complete their investigation within 24 hours and to release you as soon as possible. If this

cannot be done, the police must bring you before a magistrate for a remand order to extend

your detention which is known as “remand order”.


6. Remand order by a magistrate


       The power to issue a Remand Order by a magistrate is found in section 117 of the

CPC.2425 The purpose for this remand order is to give ample time for the police to complete

their investigation and to decide whether there is evidence to charge a person for an offence.

As you have the right of silence, the police cannot ask for a remand order only for the

purpose of taking a statement from you.26


       The police must give reason to the Magistrate on why that person needs to be detained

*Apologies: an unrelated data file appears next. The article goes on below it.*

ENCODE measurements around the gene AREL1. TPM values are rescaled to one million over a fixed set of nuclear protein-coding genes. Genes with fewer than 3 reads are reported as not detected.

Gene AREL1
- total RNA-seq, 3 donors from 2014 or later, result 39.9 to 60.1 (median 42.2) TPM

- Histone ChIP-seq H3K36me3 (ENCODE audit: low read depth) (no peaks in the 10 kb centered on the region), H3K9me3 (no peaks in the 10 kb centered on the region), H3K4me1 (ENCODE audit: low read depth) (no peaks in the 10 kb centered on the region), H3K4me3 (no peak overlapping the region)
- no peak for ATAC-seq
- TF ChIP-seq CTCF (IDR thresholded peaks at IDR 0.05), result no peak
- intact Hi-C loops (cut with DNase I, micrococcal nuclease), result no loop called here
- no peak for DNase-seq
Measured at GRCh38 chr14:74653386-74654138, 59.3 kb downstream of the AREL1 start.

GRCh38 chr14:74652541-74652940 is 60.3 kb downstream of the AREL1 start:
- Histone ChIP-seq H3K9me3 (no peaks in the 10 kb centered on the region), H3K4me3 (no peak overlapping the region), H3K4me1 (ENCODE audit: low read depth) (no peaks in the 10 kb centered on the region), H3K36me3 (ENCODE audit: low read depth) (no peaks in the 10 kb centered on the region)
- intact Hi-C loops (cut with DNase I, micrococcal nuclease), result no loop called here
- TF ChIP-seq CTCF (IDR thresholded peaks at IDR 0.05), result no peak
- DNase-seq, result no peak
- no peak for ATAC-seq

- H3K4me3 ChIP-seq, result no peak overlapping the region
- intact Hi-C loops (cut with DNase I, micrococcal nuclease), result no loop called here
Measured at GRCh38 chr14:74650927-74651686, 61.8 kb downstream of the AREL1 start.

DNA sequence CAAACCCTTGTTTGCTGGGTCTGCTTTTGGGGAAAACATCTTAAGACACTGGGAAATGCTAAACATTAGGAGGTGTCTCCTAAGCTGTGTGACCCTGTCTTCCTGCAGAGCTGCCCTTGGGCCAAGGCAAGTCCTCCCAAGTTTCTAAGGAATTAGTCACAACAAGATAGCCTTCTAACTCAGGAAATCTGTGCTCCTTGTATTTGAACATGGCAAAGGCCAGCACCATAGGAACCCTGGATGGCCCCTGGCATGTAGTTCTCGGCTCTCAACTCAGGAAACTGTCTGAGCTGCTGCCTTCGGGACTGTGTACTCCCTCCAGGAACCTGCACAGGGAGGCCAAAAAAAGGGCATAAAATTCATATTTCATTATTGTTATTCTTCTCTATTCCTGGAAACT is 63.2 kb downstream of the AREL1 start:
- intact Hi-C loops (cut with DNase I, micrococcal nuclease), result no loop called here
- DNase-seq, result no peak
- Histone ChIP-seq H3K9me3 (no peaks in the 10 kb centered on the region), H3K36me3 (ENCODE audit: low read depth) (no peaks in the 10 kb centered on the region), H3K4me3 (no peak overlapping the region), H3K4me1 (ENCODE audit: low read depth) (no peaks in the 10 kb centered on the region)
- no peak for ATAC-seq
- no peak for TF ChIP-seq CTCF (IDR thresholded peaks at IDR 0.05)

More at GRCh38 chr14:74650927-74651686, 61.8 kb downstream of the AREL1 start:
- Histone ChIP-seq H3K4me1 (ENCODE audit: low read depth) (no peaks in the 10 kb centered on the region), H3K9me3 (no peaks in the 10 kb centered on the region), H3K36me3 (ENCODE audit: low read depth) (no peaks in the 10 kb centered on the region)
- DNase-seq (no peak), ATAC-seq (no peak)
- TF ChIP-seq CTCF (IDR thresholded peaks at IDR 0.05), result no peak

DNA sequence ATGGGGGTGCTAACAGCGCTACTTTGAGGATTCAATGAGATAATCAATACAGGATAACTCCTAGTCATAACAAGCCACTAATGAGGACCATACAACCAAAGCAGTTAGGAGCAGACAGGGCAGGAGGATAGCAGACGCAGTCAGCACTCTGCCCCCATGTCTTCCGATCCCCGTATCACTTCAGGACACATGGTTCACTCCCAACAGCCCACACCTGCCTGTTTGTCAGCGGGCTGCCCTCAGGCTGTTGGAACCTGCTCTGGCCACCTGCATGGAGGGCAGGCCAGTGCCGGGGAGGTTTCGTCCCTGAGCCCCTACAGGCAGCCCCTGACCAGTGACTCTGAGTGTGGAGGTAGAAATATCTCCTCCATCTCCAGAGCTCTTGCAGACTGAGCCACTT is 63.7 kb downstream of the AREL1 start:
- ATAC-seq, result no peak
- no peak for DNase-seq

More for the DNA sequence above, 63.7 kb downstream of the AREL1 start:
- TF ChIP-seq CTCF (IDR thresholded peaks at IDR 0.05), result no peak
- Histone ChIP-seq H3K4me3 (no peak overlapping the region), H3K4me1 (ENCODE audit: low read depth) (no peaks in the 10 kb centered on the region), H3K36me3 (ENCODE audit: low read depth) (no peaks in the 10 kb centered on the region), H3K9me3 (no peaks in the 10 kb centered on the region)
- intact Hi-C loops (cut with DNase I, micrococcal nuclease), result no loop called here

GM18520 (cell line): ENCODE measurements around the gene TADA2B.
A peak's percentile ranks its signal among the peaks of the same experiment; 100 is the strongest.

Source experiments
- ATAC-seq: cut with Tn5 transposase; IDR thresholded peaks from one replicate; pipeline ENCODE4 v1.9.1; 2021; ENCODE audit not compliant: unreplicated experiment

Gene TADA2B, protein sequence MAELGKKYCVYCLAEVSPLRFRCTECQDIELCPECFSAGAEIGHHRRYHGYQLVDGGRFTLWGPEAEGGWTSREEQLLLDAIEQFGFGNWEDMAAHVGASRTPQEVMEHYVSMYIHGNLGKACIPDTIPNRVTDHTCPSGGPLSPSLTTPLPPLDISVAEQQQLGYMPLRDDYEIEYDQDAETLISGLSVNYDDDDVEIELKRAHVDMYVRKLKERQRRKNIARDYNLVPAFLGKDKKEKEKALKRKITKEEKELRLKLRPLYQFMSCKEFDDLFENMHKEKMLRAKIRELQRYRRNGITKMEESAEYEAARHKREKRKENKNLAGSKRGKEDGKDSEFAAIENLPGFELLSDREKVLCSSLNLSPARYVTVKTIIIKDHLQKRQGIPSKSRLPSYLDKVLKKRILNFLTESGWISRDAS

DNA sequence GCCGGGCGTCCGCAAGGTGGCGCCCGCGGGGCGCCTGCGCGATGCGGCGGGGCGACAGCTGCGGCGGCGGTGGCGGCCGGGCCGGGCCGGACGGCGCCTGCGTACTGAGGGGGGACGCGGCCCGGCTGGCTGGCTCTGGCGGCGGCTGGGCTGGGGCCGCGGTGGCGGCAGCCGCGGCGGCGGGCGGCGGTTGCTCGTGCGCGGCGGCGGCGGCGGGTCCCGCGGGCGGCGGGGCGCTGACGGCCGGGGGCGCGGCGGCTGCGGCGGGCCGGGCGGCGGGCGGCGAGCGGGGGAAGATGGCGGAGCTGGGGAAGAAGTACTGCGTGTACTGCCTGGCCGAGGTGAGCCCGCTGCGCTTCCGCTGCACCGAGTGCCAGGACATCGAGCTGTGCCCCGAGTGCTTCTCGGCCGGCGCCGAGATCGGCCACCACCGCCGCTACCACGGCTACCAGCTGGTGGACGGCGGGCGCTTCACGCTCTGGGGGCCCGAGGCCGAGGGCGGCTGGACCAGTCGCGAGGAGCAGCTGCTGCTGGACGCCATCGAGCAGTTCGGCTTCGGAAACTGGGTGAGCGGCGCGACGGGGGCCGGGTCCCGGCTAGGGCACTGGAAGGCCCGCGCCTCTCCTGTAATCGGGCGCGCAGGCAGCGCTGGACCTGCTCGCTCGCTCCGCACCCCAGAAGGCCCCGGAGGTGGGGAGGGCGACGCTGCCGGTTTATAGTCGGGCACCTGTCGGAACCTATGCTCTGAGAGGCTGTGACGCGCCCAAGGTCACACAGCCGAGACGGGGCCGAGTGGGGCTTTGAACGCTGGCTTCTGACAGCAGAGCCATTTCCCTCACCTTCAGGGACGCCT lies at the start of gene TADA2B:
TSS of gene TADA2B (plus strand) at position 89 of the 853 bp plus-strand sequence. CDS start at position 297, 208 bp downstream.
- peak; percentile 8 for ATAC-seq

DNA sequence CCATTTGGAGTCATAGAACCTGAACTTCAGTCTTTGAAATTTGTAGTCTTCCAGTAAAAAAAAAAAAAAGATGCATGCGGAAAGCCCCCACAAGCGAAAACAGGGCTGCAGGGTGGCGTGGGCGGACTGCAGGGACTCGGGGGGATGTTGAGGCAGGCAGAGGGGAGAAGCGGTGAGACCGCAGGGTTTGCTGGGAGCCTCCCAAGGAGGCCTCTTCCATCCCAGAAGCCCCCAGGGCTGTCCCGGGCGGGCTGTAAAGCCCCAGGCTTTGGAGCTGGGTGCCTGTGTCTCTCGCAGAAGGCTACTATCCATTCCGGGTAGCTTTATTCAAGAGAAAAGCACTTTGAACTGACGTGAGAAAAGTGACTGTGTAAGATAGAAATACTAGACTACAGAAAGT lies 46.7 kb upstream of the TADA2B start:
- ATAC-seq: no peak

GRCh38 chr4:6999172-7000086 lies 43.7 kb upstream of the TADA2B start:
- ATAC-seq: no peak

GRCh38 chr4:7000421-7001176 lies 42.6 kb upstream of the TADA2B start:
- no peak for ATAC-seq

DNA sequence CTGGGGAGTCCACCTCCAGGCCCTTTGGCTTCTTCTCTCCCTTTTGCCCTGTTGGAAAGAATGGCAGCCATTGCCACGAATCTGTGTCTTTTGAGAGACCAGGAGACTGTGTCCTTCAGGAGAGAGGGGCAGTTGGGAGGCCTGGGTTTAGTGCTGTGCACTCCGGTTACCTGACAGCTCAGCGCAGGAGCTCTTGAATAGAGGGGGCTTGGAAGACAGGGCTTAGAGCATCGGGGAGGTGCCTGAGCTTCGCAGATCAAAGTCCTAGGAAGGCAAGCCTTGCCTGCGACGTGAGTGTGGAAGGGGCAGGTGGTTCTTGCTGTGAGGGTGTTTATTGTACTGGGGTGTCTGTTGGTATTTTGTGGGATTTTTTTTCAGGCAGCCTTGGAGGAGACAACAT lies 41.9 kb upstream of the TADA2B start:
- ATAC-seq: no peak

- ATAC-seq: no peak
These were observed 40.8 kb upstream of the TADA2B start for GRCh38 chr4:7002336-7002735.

for more than 24 hours. The Magistrate then has a duty to consider the reasons given by the

police carefully. A person can be detained for maximum of 14 days or less.27


        “You have the right to request for legal representation at the hearing. Ask the

magistrate for it. If the police have denied you this right or threatened or assaulted or treated

you inhumanely in any way during detention, inform the magistrate. Alternatively, you may

ask to be released or for a shorter remand order to be made. Give your reasons. e.g. “I will

cooperate with the police in their investigations”, “I will be available”. The magistrate’s duty

is to consider carefully the reasons given by the police and your reasons why you should be

released or for a shorter remand order.”28

                                               5
       The Magistrate then have a discretion whether to grant a Remand Order or make a

Remand Order for a shorter period that asked by the police. Bear in mind that the police can

make more than one application for a Remand Order.29